If you could pay directly for the work of a journalist. says Annabel Crabb in a widely applauded University of Melbourne speech on the sorry plight of her trade, you would be buying the individual journalist's time, research and writing.
"You are taking out a time share on all the stuff that the journo remembers, an infinitesimal slice of the mistakes they’ve made, and what they learned," she says. "You are buying a tiny shred of the moment when Laurie Oakes got leaked the whole Budget, or a millionth of a sesame seed on the bread roll of the lunch that Laurie deserted on the day of the Whitlam dismissal, to sprint back to Old Parliament House."In a rousing address that already seems to have her under-appreciated, under-paid and over-worked press gallery colleagues hooting and air punching and settling down to watch All the President's Men for the 100th time, Annabel tells us that people have to realise that information that's for free is rarely much chop. You have to pay for the the good stuff. And to back her case that it's worth paying for, she paints a gritty picture of the life of a journalist, doorstopping reluctant politicians, staking out meetings and digging into dry reports - all for the sake of unthankful readers who only see the glamorous side of the industry.
And to News Corp's dizzy delight, she sings the praises of media paywalls, seemingly unaware that marketing and advertising groups in Europe are already asking some fairly tough questions about about the success of this strategy with The Times and Sunday Times.
Journalism in Australia is in crisis not because the media's classified advertising business model has been blown apart. It is in crisis because the product is simply not very good. And suggesting now that people pay for the product directly does not advance the arguments of recent months in the blogosphere one iota. It is something like musicians, no longer able to sell CDs because everyone's downloading music for free over the internet, complaining about who will pay for their guitar strings.
That she has to hail back 35 years to the sepia-toned memories of The Dismissal (sorry, I don't think Laurie Oakes getting leaked the budget a day ahead of release is particularly noteworthy in public interest terms, much as it excites journos) to come up with example of journalism that might inspire the public to pay for it directly speaks volumes for the quality of the current product.
"Why is my intellectual property suddenly worthless, while the guy who invents hilarious ring-tones is still entitled to the customary presumption that his day’s work warrants some kind of commensurate recompense?" Ms Crabbe ponders. "The answer is that journalists have already ceded the field. We’ve already given our stuff away."Or perhaps the answer is that your product is deemed not worth paying for? Put another way, are you, Ms Crabb, seriously suggesting that the Australian public would fork out its hard earned to pay for the sort of "coverage" we saw in this past election - where the press gallery was either shadowing every move of a former Opposition Leader moonlighting for a tabloid current affairs show, opining on the size of the prime minister's ear lobes or doing half-arsed "analysis" of opinion polls generated by their own mastheads, who create these polls as a marketing peg?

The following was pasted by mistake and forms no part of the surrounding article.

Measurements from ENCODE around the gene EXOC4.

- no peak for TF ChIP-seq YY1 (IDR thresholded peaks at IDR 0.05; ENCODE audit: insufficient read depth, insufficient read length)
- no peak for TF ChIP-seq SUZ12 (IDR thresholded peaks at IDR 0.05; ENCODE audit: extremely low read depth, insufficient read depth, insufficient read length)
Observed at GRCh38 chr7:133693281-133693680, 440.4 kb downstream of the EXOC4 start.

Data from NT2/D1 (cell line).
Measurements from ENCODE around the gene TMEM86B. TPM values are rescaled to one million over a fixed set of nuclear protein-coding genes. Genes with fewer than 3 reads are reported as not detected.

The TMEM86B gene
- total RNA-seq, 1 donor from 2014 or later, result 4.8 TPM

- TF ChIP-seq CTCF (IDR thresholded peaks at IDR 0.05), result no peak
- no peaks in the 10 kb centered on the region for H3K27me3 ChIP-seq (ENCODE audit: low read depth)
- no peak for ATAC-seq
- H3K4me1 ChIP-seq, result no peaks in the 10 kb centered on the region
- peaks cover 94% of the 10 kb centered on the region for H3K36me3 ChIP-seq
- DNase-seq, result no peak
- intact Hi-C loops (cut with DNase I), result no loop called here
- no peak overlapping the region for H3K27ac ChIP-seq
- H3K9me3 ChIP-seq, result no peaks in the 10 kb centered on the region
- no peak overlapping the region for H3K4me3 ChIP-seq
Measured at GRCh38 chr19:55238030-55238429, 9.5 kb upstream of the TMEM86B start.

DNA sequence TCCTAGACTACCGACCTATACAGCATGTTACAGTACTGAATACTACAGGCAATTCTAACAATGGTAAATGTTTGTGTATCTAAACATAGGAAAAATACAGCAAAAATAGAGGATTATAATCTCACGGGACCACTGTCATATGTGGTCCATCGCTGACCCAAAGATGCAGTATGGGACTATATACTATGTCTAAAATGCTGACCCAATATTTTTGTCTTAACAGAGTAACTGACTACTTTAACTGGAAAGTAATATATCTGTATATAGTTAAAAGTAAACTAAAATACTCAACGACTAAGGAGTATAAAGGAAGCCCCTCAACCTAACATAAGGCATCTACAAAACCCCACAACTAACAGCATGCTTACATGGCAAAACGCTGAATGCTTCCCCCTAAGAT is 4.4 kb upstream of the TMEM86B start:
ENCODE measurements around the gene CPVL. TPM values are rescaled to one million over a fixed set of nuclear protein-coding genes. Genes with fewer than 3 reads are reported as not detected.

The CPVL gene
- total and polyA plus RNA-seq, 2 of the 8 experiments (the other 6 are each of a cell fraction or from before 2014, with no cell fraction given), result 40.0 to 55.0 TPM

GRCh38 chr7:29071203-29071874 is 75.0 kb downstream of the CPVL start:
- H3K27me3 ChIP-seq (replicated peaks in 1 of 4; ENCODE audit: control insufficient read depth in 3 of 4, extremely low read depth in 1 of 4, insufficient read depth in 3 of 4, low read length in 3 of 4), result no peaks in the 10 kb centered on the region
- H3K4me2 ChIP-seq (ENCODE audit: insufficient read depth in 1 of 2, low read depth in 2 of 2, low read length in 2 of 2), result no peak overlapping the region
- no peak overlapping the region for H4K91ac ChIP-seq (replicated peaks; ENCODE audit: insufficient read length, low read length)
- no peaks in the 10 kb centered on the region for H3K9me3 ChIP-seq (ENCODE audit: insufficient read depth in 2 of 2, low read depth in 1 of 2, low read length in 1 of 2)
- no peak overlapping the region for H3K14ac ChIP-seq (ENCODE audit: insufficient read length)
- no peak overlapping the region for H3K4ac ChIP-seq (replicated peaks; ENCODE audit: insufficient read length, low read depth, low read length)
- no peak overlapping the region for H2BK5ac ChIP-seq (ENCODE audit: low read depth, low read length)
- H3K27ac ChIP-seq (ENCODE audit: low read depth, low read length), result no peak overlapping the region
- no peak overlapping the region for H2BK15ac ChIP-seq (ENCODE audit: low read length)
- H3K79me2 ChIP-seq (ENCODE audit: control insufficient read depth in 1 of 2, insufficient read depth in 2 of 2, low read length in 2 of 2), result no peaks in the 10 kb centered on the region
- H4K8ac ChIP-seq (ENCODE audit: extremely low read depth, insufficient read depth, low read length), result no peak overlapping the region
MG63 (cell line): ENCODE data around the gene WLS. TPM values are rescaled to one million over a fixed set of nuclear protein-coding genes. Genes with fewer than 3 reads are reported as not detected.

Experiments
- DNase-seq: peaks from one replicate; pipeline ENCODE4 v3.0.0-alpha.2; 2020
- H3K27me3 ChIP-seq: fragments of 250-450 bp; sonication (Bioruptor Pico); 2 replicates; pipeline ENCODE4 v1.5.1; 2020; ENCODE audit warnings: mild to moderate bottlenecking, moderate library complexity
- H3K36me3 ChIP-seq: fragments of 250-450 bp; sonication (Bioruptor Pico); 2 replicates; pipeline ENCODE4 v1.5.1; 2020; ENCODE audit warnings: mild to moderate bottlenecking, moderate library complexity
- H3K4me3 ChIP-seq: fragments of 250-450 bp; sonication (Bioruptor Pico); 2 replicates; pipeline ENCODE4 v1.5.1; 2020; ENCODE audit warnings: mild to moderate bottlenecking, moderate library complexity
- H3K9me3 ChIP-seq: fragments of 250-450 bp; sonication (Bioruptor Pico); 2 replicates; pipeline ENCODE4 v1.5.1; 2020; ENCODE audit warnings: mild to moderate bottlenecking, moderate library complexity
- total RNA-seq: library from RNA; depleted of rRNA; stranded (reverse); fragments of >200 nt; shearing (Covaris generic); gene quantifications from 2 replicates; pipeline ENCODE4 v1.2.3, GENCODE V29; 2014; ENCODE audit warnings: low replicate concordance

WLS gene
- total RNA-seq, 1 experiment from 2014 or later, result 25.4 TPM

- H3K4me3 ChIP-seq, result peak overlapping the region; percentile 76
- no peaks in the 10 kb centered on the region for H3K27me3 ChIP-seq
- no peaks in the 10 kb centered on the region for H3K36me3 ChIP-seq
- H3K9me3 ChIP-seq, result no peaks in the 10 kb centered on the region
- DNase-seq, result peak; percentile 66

Let me answer Ms Crabb's question of what people would and would not pay for if they did have to pay for journalism directly. They would not pay for time spent at doorstops. They would not pay for the boredom of stakeouts and lock-ups and estimates hearings. They would not pay for the ink in the journos' printer cartridges or their USB sticks and cabcharges. They would pay for a product they could trust. They would pay for RELIABLE information in historical context that might impact on their roles as citizens and consumers and taxpayers and shareholders and all the other things they do in the public sphere.
They would not pay for News Ltd's ideological barrow pushing and distortion or the ABC's futile attempts at bogus balance or for the commercial "cross-platform" ambitions of Channel Ten or anyone else. This confuses what the seller thinks it can "price" and what the buyer "values". Ultimately, what drives the quality of the relationship between a journalist and his or her readers and viewers is TRUST. That is what good journalism is worth. If journalists stopped feeling so sorry for themselves, got back to their knitting and focused on that - restoring trust - the money men could take over from there and fiddle with the business model. That's the discussion that Ms Crabb's speech, as amusing and feel-good and rousing as it was to nostalgic-at-the-pub journos, did not tackle. And it is one we badly need.